13 thoughts on “Mortgage Overpayments”

  1. A regular consideration for myself. As you say once you have used up your carry forward, then for me I would max the ISA first, then mortgage overpayment.
    Depending on how much pension allowance you have with the taper rules, plus 20k post tax income for an ISA, anything else can either go in mortgage overpayments or as tax efficient as possible non sheltered investments.
    Cheers,
    FiL

    Like

    1. I think everyone’s situation is a little different in terms of plans, risk tolerance and tax. I’m staying away from taxable accounts. To the extent that investment income from taxable accounts is to the right of the adjusted income threshold, every £1 costs me £0.20 in pension tax relief, plus there’s the tax on the dividends/ interest / capital gains themselves, so my tax rate on dividends over £5k is effectively 52.5%.
      I don’t think so.

      Liked by 1 person

      1. As you say everyones situation is different, but it depends. I am with you until you get to the top limit of the taper, avoiding any adjusted income is paramount, and I believe by the time you start losing your pension relief I *think* you dont get the dividend allowance, but not sure on that.
        For now for me everything I can in pension and like you, previous years income, and ISAs..
        Cheers,
        FiL

        Like

  2. Love the Hamlet Quote.

    Oh yes, I’m very against mortgage overpayments, especially in the UK where mortgage rates are significantly below inflation. But I’m quite a maths person; cold hard numbers beat any fussy warm feelings for me. I’ve never been fearful of a mortgage, or had the millstone like feeling that someone people report it causes. Also 3 hour remortgage phone calls? Who on earth do you use? I do it in 10 minutes via online banking.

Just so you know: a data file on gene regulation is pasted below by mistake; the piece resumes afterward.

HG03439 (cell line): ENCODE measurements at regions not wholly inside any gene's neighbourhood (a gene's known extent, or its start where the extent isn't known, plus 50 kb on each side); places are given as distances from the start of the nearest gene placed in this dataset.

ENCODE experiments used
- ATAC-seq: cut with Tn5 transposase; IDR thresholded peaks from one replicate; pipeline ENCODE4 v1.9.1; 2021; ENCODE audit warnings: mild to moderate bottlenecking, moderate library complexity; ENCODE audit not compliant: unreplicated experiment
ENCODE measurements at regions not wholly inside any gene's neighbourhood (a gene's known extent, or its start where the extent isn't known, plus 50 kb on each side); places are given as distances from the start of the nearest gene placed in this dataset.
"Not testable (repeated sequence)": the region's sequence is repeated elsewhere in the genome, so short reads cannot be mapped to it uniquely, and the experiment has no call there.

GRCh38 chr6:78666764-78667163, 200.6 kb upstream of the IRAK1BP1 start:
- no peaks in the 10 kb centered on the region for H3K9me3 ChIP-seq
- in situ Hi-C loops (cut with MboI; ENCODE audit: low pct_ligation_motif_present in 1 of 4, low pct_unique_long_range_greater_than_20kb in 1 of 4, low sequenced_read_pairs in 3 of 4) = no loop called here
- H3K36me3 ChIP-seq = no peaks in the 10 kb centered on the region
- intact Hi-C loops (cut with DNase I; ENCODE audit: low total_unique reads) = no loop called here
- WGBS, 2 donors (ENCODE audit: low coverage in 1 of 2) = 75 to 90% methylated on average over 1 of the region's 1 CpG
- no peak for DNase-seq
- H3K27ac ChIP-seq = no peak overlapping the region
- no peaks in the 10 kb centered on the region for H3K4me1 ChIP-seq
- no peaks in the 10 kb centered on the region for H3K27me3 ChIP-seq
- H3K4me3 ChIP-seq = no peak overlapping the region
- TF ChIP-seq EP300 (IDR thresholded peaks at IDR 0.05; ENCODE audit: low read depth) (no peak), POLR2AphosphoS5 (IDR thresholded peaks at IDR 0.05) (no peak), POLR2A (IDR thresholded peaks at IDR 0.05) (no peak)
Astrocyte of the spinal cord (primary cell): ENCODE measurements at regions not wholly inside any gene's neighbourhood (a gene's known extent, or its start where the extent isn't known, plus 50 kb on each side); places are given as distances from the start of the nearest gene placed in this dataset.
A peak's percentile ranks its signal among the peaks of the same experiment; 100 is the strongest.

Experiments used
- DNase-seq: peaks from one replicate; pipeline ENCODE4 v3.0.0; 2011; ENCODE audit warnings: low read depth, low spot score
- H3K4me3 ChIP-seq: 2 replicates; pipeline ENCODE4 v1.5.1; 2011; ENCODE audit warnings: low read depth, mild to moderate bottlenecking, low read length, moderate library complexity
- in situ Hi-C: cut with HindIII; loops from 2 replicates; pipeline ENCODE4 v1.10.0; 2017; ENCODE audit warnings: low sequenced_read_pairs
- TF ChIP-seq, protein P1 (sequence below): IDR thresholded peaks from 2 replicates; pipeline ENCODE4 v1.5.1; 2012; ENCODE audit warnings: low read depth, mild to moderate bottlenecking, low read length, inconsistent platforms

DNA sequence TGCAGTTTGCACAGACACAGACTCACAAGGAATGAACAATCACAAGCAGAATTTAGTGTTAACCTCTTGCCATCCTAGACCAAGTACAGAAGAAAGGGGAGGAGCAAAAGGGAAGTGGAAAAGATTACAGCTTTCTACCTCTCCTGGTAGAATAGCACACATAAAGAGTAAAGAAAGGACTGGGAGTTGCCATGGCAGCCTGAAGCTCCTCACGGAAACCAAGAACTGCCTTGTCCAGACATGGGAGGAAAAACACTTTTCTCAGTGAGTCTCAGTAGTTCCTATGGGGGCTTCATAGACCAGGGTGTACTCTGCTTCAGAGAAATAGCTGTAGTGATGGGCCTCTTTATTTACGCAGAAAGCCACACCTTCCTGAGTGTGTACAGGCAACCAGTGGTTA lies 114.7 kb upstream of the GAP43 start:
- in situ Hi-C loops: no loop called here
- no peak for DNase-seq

For what it’s worth, I fill up my SIPP to the limit, my ISA to the limit then a taxable investment account. Not putting any overpayments on that 1.5% mortgage!

    If you plan to retire early, you realise the capital gains year by year to utilise the allowance. Unless there is something even more complicated about the pension taper I don’t get?

    Like

  3. “The opportunity cost of overpaying my mortgage is the tax free investment return I could have had by investing the money in an ISA instead. ”

    Theres opportunity cost even in overpaying vs do-nothing if inflation is > mortgage interest rate. It is, after all, effectively free-money if that is the case.

    A few people have been talking about mortgages in exactly those terms recently, i.e. diversification against inflation.

    Realistically, you almost certainly want to keep some debt on the books, but just at a level your comfortable with – sounds like it may be to large a % in relation to overall net worth currently?

    Like

    1. Do-nothing being spending it or keeping it in cash?
      With cash I think you’d end up in the same place as overpaying minus the interest differential. As to spending it, depends on what you spend it on, right? I recon a basement conversion wouldn’t be a bad investment if you manage to squeeze it in before builders decamp to the continent 😉